From Hooters to Stacked Burgers, a food critic asks: Can I get something off my chest?

Breasts. So much hangs upon them. Increasingly, this includes the success or failure of restaurants, especially the expanded playing field of what has been termed "breastaurants." Our own Hooters led the pack, prescient back in 1983 about what might expedite the sale of wings and fries. Then Mugs 'N Jugs, Tilted Kilt Pub and Eatery, Brick House Tavern & Tap, Twin Peaks, O'Boobigan's and so forth.

According to a recent Business Insider story, about 1 percent of the nation's restaurants have closed since 2009, a year that saw an abysmal 3 percent decline in restaurants' sales figures, the worst in decades. Meanwhile, breastaurants are going strong.

Hooters averages $1 billion in annual sales, and some industry experts say breastaurants are one of the fastest-growing market segments. I recently went to check out a brand-new entry in the rack race, a casual spot in Tampa called Stacked Burgers, opened by "three almost famous ex-jocks," as they describe themselves.

As a prospective restaurant review it seemed worthwhile, although the burgers suffered from a grill not hot enough to get a satisfying dark exterior/pink interior. And the bosoms in question? As an A-cup girl in an increasingly C-cup world, they seemed impressive enough to me.

But one thing at Stacked Burgers drew me up short. It was this: There, in large letters on the wall, were the words "UDDERLY Delicious." As in lactating, sustenance-giving udders. For these particular ex-jocks, this may just be a bust pun that fell a little flat. But at the risk of making mountains out of molehills, it caused me to reflect on the fairly stringent paradigm in which these restaurants operate, which gets at the original preference for form over function.

It's what conservatives failed to understand during the big Breast Milk Baby flap this summer. Yes, the European toy allows little boys and girls to simulate feeding a baby, complete with sucking sounds and a postprandial burp. But this is not, as some misguidedly asserted, "sexualizing" the children who use the toy. Little girls have always modeled the care and nurturing of babies as part of their play, and that includes the meting out of life-giving food, a.k.a. breast milk.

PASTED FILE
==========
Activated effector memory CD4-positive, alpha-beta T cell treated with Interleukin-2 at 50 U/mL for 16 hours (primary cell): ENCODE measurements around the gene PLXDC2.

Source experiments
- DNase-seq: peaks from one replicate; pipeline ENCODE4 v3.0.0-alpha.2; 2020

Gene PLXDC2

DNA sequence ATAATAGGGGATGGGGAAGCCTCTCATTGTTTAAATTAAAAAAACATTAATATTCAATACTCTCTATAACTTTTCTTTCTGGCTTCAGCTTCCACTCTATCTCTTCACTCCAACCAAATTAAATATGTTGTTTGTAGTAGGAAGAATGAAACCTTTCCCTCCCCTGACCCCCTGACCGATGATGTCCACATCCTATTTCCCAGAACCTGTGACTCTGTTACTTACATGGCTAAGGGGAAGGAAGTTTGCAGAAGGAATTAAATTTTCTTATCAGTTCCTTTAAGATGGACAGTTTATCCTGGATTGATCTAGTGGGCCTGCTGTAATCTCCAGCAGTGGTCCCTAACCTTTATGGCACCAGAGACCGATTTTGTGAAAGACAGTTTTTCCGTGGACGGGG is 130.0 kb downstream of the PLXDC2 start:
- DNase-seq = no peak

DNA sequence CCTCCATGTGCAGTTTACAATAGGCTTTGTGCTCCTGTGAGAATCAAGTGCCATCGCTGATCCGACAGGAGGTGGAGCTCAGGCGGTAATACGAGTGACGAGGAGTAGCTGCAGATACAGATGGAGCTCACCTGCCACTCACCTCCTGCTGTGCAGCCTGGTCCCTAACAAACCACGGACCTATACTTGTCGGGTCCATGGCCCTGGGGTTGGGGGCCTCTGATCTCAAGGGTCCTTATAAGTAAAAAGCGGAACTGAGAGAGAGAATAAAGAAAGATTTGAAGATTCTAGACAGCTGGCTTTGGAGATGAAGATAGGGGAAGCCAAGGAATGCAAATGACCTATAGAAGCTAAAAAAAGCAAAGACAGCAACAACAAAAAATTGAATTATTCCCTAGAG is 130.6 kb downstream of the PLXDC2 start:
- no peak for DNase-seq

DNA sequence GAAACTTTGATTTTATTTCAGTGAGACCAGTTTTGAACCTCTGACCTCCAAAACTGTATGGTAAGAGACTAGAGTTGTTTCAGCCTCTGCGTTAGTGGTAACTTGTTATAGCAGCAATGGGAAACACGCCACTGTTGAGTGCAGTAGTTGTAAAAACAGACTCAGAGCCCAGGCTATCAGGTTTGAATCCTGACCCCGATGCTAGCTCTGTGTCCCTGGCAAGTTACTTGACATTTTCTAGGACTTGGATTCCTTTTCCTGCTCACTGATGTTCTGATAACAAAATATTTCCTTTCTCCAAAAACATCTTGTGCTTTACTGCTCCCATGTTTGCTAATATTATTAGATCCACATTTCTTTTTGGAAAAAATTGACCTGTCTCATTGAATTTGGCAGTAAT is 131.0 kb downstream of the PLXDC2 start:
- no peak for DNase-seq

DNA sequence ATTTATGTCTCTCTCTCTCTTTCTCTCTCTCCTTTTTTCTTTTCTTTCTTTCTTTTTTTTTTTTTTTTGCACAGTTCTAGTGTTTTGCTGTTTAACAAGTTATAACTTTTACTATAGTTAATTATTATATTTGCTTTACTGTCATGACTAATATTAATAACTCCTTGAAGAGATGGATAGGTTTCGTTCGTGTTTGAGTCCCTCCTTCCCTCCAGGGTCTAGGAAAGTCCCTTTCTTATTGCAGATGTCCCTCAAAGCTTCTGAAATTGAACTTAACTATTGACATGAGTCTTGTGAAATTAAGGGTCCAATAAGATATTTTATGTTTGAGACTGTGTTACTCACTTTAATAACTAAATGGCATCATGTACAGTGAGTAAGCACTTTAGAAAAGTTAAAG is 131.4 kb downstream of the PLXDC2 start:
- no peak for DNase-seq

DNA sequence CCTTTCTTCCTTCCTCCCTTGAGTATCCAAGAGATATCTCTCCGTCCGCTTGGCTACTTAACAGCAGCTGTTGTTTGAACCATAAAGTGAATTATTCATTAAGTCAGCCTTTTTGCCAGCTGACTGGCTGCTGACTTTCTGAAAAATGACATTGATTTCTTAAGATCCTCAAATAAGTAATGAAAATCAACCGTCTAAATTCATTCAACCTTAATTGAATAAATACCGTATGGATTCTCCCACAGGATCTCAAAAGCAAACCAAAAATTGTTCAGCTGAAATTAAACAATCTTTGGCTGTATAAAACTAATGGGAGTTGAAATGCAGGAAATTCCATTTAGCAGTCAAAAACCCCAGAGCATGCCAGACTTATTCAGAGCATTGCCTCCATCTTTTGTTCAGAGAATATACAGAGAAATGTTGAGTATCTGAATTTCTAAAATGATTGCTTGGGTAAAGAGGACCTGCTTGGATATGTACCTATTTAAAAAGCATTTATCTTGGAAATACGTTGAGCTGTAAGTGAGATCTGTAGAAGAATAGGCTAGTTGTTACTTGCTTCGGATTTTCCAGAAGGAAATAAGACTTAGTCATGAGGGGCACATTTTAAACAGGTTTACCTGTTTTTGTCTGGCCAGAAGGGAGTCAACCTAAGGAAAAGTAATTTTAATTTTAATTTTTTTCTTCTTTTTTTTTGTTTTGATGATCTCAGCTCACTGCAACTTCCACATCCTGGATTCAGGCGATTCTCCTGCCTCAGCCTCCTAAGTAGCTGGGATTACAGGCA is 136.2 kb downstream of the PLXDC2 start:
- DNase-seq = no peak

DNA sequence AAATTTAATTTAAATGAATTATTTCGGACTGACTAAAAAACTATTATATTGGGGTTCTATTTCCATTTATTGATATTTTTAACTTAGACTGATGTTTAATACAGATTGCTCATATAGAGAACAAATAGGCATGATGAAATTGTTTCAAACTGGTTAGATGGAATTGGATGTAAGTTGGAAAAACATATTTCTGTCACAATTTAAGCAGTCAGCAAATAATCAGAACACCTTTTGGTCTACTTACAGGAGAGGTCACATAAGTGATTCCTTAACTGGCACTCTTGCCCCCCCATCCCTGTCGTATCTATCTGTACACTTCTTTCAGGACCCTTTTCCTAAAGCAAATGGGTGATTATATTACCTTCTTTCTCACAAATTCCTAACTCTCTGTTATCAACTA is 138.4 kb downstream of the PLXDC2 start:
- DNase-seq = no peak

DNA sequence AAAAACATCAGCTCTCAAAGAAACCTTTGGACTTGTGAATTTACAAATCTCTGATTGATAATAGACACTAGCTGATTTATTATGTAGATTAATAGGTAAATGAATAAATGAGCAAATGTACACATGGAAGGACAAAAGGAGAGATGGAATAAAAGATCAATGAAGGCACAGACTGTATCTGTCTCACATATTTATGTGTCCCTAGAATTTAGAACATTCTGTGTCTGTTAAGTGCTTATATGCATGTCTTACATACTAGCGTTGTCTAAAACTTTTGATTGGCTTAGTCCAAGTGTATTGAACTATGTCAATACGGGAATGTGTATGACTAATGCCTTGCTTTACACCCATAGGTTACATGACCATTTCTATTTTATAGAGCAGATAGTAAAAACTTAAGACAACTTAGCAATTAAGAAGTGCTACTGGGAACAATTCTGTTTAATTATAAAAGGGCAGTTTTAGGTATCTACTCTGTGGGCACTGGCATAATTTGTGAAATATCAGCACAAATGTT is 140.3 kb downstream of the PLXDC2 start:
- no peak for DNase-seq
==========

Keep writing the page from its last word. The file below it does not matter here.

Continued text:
But to conflate the purpose of breasts with the worship more broadly lavished upon them is a breastaurant faux pas. Titillation — a risky word choice, for sure — about lactation is considered perverse, a subclass of pornography worthy of an extra brown wrapper and its own section in the naughty magazine store.

Breastaurants already navigate some queasy-making truths. Hooters, as well as this new Stacked Burgers, grapples inelegantly with the notion that we in fact eat the breasts of chickens (at Stacked Burgers you may order a "chicken chest sandwich," ugh). But on this most of them are clear: Breasts are meant for ogling, not for feeding babies. In fact, in recent years many women have been ejected from restaurants for doing just that.

It's tempting to say turnabout is fair play, but a restaurant concept based on the male anatomy might have a more limited audience. Playgirl's circulation figures were, after all, always something of a disappointment. Is it that women don't fetishize the male anatomy in quite the same way, or that we don't wish to do so while eating cheeseburgers? I wonder if there is something women fetishize that might be conducive to a restaurant concept. Shoes, perhaps? "I'll have the Louboutin lasagna, please. And oh, look at the Jimmy Choo-secake!!!"

But were women to have a hand in the development of a breastaurant concept, it might be more straightforward and honest. It would be udderly inviting to lactating mothers and their progeny. Perhaps it would be decorated with bras through the ages, from the flattening wraps of the ancient Greeks through Jane Russell's signature bullets to the uplifting development of the first Wonderbra. And what would we call it? Welcome to Thanks for the Mammaries, my name is Laura, may I take your order?

Laura Reiley can be reached at lreiley@sptimes.com or (727) 892-2293.

From Hooters to Stacked Burgers, a food critic asks: Can I get something off my chest? 09/16/11 [Last modified: Sunday, September 18, 2011 1:21pm]

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